Herschelman, Kyle. "Possible Ban Draws Ire of Litchfield Hunters."
The Journal-News, Hillsboro IL 2017 Sept. 11.
Mayor Dougherty also created a buildings and grounds ad hoc committee to investigate ways the current Litchfield Library building can be put to use once the current library moves out. Aldermen Ray Kellenberger, Tim Wright and Mark Brown would be added to the committee, with Mayor Dougherty saying that members of the public would be added as well.
Link >>>

Bailey, Bill. "Use Library For Next Gen Educational Purposes." Letter-to-the-Editor.
The Journal-News, Hillsboro IL 2017 June 19.
Link >>>

Walsh, Glenn A. "Additions To Historic Libraries Are Permitted." Letter-to-the-Editor.
The Journal-News, Hillsboro IL 2016 Aug. 15.

Herschelman, Kyle. "Litchfield Library Answers Questions On New Building."
The Journal-News, Hillsboro IL 2016 Aug. 4.

(Galer) Herschelman, Mary. "Litchfield Public Library To Get New Building."
The Journal-News, Hillsboro IL 2016 July 7.

Source: Glenn A. Walsh Reporting for LibraryWatchtower.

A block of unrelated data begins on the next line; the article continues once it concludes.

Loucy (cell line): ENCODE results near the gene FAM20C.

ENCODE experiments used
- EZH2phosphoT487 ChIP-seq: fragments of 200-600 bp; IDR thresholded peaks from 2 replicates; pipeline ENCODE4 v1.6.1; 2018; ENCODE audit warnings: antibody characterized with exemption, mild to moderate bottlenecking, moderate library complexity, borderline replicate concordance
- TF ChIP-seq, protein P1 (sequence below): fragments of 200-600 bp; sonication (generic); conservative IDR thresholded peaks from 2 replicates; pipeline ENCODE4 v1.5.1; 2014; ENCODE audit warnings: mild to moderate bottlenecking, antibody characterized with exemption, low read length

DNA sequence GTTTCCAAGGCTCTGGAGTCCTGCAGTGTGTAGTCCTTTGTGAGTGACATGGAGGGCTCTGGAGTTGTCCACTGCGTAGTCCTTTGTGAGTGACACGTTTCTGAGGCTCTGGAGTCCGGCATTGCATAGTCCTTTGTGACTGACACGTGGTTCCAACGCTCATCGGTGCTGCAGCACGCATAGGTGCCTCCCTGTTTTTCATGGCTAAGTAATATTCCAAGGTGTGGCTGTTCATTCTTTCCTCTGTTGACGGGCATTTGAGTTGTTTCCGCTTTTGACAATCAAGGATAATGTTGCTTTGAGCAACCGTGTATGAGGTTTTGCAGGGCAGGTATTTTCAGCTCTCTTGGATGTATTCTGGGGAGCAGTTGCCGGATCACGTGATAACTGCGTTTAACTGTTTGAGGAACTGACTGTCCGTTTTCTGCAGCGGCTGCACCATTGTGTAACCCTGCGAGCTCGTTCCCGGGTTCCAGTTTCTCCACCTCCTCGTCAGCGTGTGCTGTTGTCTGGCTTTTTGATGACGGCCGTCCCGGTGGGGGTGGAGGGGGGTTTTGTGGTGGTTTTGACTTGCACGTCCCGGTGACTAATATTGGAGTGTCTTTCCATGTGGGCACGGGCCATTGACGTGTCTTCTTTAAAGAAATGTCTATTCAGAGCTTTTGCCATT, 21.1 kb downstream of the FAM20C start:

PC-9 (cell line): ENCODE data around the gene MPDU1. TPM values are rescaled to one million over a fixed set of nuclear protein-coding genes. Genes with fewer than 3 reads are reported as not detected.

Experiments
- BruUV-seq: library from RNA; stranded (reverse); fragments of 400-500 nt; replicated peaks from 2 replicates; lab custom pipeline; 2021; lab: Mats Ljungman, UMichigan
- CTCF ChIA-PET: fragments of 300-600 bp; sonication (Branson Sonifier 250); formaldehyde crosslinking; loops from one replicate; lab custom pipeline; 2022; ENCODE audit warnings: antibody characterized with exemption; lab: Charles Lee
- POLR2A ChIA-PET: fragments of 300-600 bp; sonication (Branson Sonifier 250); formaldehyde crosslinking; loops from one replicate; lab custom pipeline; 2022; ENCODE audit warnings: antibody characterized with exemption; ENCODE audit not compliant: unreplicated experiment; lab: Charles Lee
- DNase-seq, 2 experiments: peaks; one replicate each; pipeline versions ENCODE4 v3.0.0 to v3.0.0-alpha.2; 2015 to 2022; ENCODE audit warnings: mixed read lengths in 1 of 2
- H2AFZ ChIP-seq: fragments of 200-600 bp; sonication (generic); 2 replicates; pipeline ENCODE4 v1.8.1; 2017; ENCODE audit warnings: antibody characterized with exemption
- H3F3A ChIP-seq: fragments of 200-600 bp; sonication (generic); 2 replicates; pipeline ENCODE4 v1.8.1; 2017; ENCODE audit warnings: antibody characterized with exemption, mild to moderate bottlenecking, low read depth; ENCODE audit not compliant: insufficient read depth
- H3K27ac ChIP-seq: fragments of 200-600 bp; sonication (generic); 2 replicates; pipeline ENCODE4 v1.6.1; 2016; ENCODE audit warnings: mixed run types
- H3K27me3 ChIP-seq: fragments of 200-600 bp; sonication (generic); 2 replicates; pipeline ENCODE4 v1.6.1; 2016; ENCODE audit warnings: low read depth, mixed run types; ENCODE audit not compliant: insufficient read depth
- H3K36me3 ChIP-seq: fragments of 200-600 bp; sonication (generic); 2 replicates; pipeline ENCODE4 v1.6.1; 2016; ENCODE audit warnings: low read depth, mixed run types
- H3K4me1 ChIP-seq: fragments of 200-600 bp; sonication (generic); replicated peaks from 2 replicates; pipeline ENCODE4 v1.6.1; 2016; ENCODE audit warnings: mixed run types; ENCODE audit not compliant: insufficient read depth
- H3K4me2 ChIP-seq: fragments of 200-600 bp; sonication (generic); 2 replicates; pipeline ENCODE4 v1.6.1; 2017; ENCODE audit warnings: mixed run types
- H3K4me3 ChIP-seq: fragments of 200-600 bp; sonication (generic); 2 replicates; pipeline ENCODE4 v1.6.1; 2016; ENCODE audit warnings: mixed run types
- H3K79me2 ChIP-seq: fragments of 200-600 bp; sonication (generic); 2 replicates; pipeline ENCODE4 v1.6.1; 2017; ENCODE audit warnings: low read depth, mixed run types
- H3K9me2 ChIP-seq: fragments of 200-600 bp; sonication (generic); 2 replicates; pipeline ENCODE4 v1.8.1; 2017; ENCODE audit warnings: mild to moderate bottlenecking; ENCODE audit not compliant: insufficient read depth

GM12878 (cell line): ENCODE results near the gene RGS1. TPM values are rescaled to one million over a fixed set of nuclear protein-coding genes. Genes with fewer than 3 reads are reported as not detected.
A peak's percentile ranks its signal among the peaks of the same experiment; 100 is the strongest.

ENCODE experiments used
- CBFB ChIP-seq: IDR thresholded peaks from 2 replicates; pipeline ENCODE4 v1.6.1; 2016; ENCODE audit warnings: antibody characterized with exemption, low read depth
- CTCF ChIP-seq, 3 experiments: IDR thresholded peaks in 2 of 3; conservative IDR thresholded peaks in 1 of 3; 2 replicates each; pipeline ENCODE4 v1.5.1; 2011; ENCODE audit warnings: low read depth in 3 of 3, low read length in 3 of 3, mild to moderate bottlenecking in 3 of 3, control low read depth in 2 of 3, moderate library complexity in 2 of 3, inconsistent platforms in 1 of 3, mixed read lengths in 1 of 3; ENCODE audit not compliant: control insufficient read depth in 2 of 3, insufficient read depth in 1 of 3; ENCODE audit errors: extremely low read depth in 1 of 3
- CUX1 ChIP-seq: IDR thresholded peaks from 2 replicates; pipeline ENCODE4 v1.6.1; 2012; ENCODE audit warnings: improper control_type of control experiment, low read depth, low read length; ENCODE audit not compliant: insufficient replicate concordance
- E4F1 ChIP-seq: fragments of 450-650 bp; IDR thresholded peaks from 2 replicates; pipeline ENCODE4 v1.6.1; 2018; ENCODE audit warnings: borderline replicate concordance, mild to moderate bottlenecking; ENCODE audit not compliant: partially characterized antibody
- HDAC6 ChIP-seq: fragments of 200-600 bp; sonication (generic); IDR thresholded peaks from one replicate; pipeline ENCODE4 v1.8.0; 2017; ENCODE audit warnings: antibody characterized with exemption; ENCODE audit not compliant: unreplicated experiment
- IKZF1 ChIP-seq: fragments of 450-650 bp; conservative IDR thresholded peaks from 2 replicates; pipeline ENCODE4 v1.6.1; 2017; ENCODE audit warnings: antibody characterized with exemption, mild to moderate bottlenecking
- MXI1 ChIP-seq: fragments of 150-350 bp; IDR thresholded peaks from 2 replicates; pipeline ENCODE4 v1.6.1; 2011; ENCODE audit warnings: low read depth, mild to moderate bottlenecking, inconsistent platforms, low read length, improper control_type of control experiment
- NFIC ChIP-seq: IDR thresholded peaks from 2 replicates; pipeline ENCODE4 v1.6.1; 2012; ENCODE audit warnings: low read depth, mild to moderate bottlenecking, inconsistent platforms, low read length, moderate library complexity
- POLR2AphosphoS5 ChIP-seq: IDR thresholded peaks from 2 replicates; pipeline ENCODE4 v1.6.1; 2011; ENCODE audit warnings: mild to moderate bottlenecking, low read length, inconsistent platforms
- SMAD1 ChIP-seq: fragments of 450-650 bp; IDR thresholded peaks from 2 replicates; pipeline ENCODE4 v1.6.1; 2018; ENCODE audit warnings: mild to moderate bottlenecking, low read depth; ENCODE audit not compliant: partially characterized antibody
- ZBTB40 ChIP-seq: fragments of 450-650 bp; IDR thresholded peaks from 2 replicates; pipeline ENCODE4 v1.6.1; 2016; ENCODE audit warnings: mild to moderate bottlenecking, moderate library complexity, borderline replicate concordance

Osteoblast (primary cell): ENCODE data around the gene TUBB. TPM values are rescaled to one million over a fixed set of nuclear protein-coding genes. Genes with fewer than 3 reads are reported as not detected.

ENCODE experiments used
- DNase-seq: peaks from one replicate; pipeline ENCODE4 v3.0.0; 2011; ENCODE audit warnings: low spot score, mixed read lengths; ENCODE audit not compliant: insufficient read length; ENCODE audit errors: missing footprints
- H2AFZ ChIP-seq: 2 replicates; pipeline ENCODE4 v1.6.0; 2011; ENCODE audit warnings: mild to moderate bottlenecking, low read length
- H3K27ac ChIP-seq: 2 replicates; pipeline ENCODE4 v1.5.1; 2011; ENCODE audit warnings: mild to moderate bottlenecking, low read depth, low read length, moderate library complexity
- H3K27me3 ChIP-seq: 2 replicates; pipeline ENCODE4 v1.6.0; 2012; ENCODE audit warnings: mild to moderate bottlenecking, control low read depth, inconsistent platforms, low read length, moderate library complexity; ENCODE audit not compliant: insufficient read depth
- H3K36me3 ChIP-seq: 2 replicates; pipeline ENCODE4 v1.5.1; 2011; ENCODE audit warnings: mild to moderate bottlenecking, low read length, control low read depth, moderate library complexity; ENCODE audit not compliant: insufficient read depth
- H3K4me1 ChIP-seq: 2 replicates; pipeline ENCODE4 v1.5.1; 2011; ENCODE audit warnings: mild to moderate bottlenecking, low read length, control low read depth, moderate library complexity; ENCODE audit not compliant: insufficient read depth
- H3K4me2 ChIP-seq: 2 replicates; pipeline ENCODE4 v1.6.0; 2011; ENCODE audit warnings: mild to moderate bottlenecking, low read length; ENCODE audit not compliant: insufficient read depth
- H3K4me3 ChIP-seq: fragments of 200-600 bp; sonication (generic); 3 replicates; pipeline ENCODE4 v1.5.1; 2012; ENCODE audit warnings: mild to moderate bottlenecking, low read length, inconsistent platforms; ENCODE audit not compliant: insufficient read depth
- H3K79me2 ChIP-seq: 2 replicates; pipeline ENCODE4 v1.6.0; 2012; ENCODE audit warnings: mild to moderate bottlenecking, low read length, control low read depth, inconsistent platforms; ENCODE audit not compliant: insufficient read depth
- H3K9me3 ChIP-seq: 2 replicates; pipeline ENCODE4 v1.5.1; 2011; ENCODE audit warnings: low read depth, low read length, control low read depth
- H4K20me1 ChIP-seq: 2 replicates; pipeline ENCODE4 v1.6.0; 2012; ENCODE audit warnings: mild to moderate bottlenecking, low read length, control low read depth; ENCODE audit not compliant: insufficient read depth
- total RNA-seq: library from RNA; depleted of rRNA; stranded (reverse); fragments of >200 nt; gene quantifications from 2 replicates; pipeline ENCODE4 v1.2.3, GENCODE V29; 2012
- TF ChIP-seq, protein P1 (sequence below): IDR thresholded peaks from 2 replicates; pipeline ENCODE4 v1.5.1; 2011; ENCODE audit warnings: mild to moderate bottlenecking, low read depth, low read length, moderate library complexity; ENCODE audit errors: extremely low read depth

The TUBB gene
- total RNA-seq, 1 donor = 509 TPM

2016 Aug. 21.

                                                               Historic 10-inch Siderostat-type Refractor Telescope at Pittsburgh's original Buhl Planetarium and Institute of Popular Science.
2016: 75th Year of Pittsburgh's Buhl Planetarium Observatory 
Link >>>

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Author of History Web Sites on the Internet --
* Andrew Carnegie & Carnegie Libraries:
  < >
* West End Branch, The Carnegie Library of Pittsburgh: >
* Andrew Carnegie Free Library & Music Hall, Carnegie PA:
< >
* Civil War Museum of Andrew Carnegie Free Library:
  < >
* Astronomer, Educator, Optician John A. Brashear:
  < >
* Buhl Planetarium, Pittsburgh:
  < >
* Adler Planetarium, Chicago:
  < >
Duquesne Incline cable-car railway, Pittsburgh:
  < >
* Public Transit:
  < >